My journey through Labo VR compatible games has been a fascinating ride, with way more variety on offer than I had ever thought possible. However, none of the titles that I have played thus far have really shown off the potential of VR on Switch as much as Reflex Unit 2, a pretty obscure twin-stick shooter on the console that is not only compatible with the cardboard goggles but is also a fantastic game in its own right.

Many thanks to the publishers for the review copy.


There’s not a huge amount of plot at the heart of Reflex Unit 2, as it mostly revolves around a war between humanity and an onslaught of robots. They tried to conquer Japan but the Reflex Unit managed to fight them off; however, they have returned and in greater numbers in an effort to take over the cities of the world.

As the commander of the Reflex Unit, you’ll need to travel the globe in order to fend off this metallic threat and locate their main base to drive them away. The story never really evolves beyond this setup, but it’s still a solid way to frame the game and encourage you to keep fighting.

The game started off as a mobile title that got ported onto other platforms, including the Switch, but you’d be forgiven for not realising it from the screenshots. Whilst most mobile games tend to show their roots either through the basic menus, visual presentation, or just through the minimalistic gameplay, Reflex Unit 2 doesn’t show any signs of that. Everything looks great and really feels like a gritty war title on an indie budget.

The game can be played across either a solo campaign or with a friend online, as you guide your mech through each stage completing an assortment of objectives. This could involve things such as taking down shields or hacking computers, but regardless of your task it will be clearly marked on your map to give you an idea of what lies ahead.


To get there, your mech (or soldier if on foot) needs to traverse the environments taking out enemies along the way. The perspective is very reminiscent of RTS games such as Command and Conquer, even if the game plays out as you’d expect from a twin-stick shooter. This perspective works really well as it makes it seem like you’re in charge of ordering the mech around, especially when played with the VR mode active which works incredibly well. Even though the text is understandably harder to read with the goggles on, I still found it readable and a small tradeoff for the added immersion that the VR brings. Sure, playing with the Joy-Cons attached to the screen (if using the official Labo goggles at least) may not be comfortable, but I was willing to play the game in shorter doses just so I could keep playing through that way.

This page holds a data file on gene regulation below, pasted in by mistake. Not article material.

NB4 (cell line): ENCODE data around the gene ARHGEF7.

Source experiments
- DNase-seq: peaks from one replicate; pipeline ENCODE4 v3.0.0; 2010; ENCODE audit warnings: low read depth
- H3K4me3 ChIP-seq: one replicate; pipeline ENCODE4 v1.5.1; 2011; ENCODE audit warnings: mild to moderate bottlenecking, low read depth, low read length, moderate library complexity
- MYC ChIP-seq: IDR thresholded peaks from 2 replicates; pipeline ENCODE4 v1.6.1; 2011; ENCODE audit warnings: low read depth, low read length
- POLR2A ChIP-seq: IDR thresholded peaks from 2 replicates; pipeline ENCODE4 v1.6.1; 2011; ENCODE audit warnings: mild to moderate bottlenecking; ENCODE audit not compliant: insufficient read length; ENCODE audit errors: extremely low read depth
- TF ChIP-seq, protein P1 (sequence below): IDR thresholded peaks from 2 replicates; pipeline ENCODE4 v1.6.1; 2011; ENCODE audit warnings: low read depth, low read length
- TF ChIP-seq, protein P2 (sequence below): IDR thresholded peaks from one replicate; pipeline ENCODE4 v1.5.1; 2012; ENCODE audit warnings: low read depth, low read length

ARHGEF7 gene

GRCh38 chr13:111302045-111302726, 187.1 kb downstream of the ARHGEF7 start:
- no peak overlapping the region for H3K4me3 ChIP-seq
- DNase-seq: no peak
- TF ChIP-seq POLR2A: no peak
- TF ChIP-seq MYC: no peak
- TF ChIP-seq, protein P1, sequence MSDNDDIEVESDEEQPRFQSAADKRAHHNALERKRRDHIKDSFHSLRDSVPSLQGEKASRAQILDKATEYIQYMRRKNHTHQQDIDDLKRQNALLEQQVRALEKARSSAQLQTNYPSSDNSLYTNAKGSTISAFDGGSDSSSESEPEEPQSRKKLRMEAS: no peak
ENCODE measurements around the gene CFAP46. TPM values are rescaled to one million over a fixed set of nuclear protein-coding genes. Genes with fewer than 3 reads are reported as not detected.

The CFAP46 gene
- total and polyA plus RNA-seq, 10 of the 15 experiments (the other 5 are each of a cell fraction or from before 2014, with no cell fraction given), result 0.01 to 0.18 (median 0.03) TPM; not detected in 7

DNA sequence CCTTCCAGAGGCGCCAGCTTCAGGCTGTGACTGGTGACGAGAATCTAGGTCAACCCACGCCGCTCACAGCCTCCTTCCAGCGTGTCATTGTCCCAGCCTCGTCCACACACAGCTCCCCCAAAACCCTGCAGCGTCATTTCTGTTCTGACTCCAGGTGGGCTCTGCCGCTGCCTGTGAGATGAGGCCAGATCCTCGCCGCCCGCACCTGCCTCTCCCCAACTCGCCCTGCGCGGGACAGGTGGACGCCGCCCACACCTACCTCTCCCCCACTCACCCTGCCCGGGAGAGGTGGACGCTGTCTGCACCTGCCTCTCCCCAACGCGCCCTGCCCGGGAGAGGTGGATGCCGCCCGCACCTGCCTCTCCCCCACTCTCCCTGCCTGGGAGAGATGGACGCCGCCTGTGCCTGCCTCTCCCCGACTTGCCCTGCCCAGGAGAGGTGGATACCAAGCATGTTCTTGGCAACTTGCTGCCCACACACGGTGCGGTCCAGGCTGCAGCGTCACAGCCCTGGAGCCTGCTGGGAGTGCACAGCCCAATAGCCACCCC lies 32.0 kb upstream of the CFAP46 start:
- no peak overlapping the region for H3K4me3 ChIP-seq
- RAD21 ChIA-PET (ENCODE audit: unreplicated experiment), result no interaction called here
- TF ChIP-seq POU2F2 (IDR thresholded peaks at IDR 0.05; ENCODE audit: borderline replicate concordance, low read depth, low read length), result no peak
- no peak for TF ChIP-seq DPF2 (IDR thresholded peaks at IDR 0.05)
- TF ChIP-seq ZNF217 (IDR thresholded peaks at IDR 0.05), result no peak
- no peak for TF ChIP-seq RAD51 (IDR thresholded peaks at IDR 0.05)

Whilst the gameplay loop is relatively simple, it also packs a great deal more challenge than you may have expected from a game that originally released on mobile. With unit drops acting as a way to provide a limited number of lives, you’ll need to take care in order to make it through to the end of each stage. Utilising your special abilities and managing your ammo carefully will be paramount to your success, and defeating enemies may also result in drops that can keep you alive. Going in guns blazing will not help you in this game, as I quickly found out after using numerous lives on the first level.

Don’t let the game’s humble origins put you off as the game’s excellent presentation and fluid gameplay hides its mobile origins well. The real icing on the cake is just how well the Labo VR is integrated into the experience and I’d argue that if you had to own just one to play on your cardboard peripheral then it should be this one.